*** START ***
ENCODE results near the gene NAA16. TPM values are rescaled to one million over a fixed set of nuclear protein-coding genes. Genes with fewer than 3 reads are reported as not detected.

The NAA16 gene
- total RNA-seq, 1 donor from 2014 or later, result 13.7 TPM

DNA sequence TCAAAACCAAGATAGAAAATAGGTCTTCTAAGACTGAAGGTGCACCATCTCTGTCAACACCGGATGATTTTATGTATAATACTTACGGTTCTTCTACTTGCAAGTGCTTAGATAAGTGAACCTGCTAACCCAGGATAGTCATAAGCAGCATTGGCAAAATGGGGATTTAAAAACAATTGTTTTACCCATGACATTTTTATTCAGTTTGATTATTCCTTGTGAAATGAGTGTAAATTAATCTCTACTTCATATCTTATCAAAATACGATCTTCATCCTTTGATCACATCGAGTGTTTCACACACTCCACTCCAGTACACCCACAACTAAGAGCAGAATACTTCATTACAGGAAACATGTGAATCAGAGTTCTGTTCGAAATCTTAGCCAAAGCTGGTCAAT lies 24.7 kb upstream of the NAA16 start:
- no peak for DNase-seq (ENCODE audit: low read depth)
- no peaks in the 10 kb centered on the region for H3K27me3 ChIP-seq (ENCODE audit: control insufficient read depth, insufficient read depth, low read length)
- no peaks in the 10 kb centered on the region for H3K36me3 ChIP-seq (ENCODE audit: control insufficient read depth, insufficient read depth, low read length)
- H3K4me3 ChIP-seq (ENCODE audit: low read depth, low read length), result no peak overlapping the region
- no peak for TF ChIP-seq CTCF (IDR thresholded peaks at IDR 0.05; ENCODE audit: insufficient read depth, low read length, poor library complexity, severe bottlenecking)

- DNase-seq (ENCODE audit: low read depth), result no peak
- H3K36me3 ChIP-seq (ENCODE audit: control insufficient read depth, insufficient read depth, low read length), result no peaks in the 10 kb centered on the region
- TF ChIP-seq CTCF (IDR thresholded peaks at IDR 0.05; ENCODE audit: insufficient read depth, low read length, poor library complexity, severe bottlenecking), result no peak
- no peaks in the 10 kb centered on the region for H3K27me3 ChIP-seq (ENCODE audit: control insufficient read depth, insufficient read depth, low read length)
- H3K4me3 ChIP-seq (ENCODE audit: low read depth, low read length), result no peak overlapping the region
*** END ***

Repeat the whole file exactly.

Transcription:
ENCODE results near the gene NAA16. TPM values are rescaled to one million over a fixed set of nuclear protein-coding genes. Genes with fewer than 3 reads are reported as not detected.

The NAA16 gene
- total RNA-seq, 1 donor from 2014 or later, result 13.7 TPM

DNA sequence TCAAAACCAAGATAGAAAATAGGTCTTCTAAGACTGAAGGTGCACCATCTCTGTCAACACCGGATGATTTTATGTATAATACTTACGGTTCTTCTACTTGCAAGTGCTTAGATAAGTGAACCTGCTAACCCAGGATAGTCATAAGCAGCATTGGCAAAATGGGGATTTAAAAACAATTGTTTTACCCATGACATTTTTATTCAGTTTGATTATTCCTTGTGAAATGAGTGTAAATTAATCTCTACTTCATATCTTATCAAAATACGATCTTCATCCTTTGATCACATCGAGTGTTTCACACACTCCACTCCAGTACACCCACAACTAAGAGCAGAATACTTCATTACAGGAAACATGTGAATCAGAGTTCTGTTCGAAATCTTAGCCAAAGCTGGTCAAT lies 24.7 kb upstream of the NAA16 start:
- no peak for DNase-seq (ENCODE audit: low read depth)
- no peaks in the 10 kb centered on the region for H3K27me3 ChIP-seq (ENCODE audit: control insufficient read depth, insufficient read depth, low read length)
- no peaks in the 10 kb centered on the region for H3K36me3 ChIP-seq (ENCODE audit: control insufficient read depth, insufficient read depth, low read length)
- H3K4me3 ChIP-seq (ENCODE audit: low read depth, low read length), result no peak overlapping the region
- no peak for TF ChIP-seq CTCF (IDR thresholded peaks at IDR 0.05; ENCODE audit: insufficient read depth, low read length, poor library complexity, severe bottlenecking)

- DNase-seq (ENCODE audit: low read depth), result no peak
- H3K36me3 ChIP-seq (ENCODE audit: control insufficient read depth, insufficient read depth, low read length), result no peaks in the 10 kb centered on the region
- TF ChIP-seq CTCF (IDR thresholded peaks at IDR 0.05; ENCODE audit: insufficient read depth, low read length, poor library complexity, severe bottlenecking), result no peak
- no peaks in the 10 kb centered on the region for H3K27me3 ChIP-seq (ENCODE audit: control insufficient read depth, insufficient read depth, low read length)
- H3K4me3 ChIP-seq (ENCODE audit: low read depth, low read length), result no peak overlapping the region